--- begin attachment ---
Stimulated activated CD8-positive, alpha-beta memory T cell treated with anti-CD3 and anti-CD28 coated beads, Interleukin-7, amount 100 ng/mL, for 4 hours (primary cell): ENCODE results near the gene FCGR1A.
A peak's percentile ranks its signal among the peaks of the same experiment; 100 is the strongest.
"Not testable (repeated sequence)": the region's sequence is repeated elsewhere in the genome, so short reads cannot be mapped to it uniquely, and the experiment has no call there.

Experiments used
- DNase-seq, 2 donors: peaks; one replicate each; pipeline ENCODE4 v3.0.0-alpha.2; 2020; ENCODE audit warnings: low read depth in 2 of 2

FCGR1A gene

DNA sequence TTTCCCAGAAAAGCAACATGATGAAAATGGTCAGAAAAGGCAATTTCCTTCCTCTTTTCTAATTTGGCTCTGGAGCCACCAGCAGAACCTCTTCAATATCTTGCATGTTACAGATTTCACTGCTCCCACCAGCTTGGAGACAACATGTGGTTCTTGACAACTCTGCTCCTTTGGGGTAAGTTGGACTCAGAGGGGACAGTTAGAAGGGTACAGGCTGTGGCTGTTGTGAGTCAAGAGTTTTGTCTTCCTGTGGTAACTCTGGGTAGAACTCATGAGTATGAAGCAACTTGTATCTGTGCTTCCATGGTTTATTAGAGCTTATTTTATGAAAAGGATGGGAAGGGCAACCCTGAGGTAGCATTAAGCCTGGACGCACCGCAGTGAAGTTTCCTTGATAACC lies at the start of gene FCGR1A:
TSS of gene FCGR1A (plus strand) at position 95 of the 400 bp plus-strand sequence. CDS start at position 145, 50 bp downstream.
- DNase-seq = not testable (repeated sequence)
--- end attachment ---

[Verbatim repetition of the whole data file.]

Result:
Stimulated activated CD8-positive, alpha-beta memory T cell treated with anti-CD3 and anti-CD28 coated beads, Interleukin-7, amount 100 ng/mL, for 4 hours (primary cell): ENCODE results near the gene FCGR1A.
A peak's percentile ranks its signal among the peaks of the same experiment; 100 is the strongest.
"Not testable (repeated sequence)": the region's sequence is repeated elsewhere in the genome, so short reads cannot be mapped to it uniquely, and the experiment has no call there.

Experiments used
- DNase-seq, 2 donors: peaks; one replicate each; pipeline ENCODE4 v3.0.0-alpha.2; 2020; ENCODE audit warnings: low read depth in 2 of 2

FCGR1A gene

DNA sequence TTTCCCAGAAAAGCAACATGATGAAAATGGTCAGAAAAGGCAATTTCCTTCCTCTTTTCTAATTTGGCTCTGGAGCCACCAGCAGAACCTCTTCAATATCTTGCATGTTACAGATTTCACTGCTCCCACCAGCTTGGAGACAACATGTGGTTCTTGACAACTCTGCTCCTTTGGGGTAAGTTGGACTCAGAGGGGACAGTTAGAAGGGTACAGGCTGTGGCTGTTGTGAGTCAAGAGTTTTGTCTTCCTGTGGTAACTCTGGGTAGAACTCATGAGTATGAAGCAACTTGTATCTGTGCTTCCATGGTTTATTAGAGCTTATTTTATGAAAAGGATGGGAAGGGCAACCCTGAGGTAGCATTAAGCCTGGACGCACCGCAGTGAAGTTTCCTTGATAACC lies at the start of gene FCGR1A:
TSS of gene FCGR1A (plus strand) at position 95 of the 400 bp plus-strand sequence. CDS start at position 145, 50 bp downstream.
- DNase-seq = not testable (repeated sequence)